M o n o w h e e l s: Page 5

The strange story of vehicles with insufficient wheels.

Updated: 5 Apr 2023

Steampunk Monowheel added: 2018

Diwheels now have their own page here.

Unidentified monowheel: 19??
Jake Lyall's RIOT wheel: 2003
The Scrapheap Challenge: 2002
Keith Dufrane's monowheel: 2004?
Russian monowheel:
The Brazilian Wheelsurf monowheel
The Chinese monocycle
The Steamboy Monowheel!
The David Southall Monowheel
The Wim te Kaat Monowheel: 2007
The Ben Wilson Monowheel: 2008
The Beijing Olympics Monowheel: 2008
The Chilean Multiwheel
The Monowheels of Tom Anable
The Airwheel
The Ryno Motors Monowheel
The Record-Breaking Warhorse: 2016 Updated
The Corey Smith Hydraulic Monowheel: 2018 Updated
Steampunk Monowheel: 2018 NEW
Unknown French Monowheel: 20?? NEW
The Wheelsurf Monowheel: 2023 NEW
The British Monowheel Association
Why Monowheels?
A Band called Monowheel
Back to Home PageBack to The Museum EntranceBack to Monowheel Home


Left: Unknown monowheel: 19??

Picture 'found on the web'. Nothing known so far, but I am told the engine looks like a 49cc OHV Honda C100. Judging by the look of the pickup in the background, I am inclined to think this in the USA.

Note prudent ant-gerbilling wheels.


Left: Jake Lyall's RIOT wheel at the 2003 Burning Man Festival.

This chunky 1100-pound machine is Jake Lyall's RIOT (Re-Invention Of The) wheel. Lyall's monowheel is unusual because it does not use the rider's weight to provide the reaction to the engine's thrust on the wheel. Instead the rider is outside, and the reaction is given by a lead-weighted Honda 80cc 4-stroke scooter engine suspended from a central shaft, driving through a sprocket attached to the wheel spokes. A separate 450-pound counterweight keeps the rider hovering above the ground at the front. Steering is done partly by precessing a 65-pound gyroscope to give yaw, and partly by the rider shifting his weight.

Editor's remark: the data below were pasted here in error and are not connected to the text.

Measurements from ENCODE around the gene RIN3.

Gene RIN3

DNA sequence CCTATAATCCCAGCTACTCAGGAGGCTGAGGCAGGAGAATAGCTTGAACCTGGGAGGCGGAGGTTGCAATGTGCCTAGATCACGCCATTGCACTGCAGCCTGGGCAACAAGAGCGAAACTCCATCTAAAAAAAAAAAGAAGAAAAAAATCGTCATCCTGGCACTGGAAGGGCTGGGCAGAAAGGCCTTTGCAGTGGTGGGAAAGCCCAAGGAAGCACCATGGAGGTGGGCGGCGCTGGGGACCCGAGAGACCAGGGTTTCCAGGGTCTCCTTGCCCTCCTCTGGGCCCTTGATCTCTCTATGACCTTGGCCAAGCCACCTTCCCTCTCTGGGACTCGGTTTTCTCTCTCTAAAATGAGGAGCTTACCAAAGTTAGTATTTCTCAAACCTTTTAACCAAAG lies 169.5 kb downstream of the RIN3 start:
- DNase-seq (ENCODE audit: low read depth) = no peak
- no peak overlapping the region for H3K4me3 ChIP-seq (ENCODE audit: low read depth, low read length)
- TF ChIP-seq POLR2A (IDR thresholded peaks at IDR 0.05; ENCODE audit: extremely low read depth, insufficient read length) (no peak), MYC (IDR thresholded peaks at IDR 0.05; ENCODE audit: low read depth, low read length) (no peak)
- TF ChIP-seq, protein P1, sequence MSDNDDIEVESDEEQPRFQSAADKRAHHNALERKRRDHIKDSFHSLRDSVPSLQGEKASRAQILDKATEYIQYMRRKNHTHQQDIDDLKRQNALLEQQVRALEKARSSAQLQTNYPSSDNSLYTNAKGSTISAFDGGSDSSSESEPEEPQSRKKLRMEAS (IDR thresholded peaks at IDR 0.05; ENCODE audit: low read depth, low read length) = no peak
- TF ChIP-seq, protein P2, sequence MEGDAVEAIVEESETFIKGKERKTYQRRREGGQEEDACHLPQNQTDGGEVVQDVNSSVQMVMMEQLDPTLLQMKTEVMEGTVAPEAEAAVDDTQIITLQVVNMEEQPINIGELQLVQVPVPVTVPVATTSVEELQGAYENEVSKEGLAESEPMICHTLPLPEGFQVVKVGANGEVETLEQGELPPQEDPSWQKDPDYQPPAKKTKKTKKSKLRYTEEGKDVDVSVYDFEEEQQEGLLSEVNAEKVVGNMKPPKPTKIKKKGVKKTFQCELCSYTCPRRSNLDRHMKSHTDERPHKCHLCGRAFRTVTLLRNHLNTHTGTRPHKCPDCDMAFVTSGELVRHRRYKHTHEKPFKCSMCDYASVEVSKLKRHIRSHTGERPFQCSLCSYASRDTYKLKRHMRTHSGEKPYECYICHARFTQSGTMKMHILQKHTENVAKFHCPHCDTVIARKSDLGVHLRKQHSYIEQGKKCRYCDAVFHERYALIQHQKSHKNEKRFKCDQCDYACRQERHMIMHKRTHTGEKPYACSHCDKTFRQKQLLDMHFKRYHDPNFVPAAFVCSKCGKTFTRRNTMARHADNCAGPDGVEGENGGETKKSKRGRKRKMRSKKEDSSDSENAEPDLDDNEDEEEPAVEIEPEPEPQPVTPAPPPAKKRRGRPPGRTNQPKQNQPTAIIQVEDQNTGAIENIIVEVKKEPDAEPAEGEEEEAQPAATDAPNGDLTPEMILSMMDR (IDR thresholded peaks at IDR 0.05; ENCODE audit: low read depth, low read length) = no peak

See more on the RIOT wheel at www.theriotwheel.com

Pictures by kind permission of Jake Lyall.

Picture by kind permission of "mckibillo" at http://mckibillo.com/
Left: The internals of the RIOT wheel.

A. Chassis, MIG-welded out of thin-walled steel tubing.

B. Spring-mounted seat tilts 15 degrees each way.

C. Throttle controls engine speed; joystick controls gyro and counterweight crane to lift or lower the driver.

D. 80cc four-stroke Honda scooter engine and 80 pounds of lead, delivering 120 pound-feet of torque at 90 degrees forward.

E. Sprocket bolted to outer spoke transfers engine assembly's torque to wheel.

F. Disc brake bolted to outer spoke; in full-skid braking, engine assembly is pulled backward from 0 degrees, pushing the driver quickly but safely to the ground, where a skid plate on the bottom of the seat aids braking.

G. 450-pound counterweight system, which works even without the engine inside.

H. 65-pound steel gyro, powered by two fan motors, tilts on a horizontal axis to yaw the vehicle for steering.

I. 1.5-gallon gas tank. Future versions will be electric.

J. 20-inch-wide rimless tire.


The Scrapheap Challenge is a UK television series in which two teams compete to build unconventional machinery- usually some sort of strange vehicle. One of the challenges was a monowheel, and both Kerry Mclean and Geraint Evans were involved. The competition was on 3rd Nov 2002. Two monowheels were built; the one with the fat wheel on the left was the winner.

Built by the Hammerlocks team
This was the winner
Built by the Tunnel Ratz team

Learn more about the competition here.

See also Doctor Rod Gibson's website. Rod was technical consultant for the Hammerlocks team.


Left: Keith Dufrane's monowheel.

This superb picture was kindly provided by Keith Dufrane. He says:

"I became fascinated with them a few years back and made one based on a 100cc Honda trail bike engine. I dress up as Uncle Sam and take in a variety of parades in Columbus, Ohio, each summer."